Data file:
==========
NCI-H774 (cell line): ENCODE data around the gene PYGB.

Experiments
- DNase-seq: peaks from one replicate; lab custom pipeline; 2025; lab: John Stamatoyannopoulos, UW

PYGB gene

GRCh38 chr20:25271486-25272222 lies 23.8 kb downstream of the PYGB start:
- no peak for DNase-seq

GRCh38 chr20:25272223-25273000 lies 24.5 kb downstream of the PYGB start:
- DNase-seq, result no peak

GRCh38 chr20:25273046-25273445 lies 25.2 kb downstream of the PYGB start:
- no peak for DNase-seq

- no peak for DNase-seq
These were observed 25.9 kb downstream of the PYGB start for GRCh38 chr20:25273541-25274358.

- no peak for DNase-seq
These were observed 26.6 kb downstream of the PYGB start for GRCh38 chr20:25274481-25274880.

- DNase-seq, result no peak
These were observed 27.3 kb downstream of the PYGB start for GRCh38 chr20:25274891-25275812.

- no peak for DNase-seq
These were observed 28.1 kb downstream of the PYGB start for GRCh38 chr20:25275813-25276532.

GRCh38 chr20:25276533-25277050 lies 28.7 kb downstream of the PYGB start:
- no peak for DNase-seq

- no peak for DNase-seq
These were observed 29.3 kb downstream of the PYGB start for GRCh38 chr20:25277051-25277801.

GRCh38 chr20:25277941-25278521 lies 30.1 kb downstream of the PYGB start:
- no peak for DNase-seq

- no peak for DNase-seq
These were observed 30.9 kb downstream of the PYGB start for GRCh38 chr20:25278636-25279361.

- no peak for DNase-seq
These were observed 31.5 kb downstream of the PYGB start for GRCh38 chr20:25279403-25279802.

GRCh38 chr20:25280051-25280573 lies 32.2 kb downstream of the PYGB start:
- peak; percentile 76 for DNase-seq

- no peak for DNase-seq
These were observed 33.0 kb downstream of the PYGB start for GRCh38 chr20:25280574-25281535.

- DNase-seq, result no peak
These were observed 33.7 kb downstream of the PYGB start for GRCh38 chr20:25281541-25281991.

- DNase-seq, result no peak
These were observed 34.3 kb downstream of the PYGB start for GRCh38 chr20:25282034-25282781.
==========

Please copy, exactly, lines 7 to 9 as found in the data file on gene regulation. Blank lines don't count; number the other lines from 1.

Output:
GRCh38 chr20:25272223-25273000 lies 24.5 kb downstream of the PYGB start:
- DNase-seq, result no peak

GRCh38 chr20:25273046-25273445 lies 25.2 kb downstream of the PYGB start: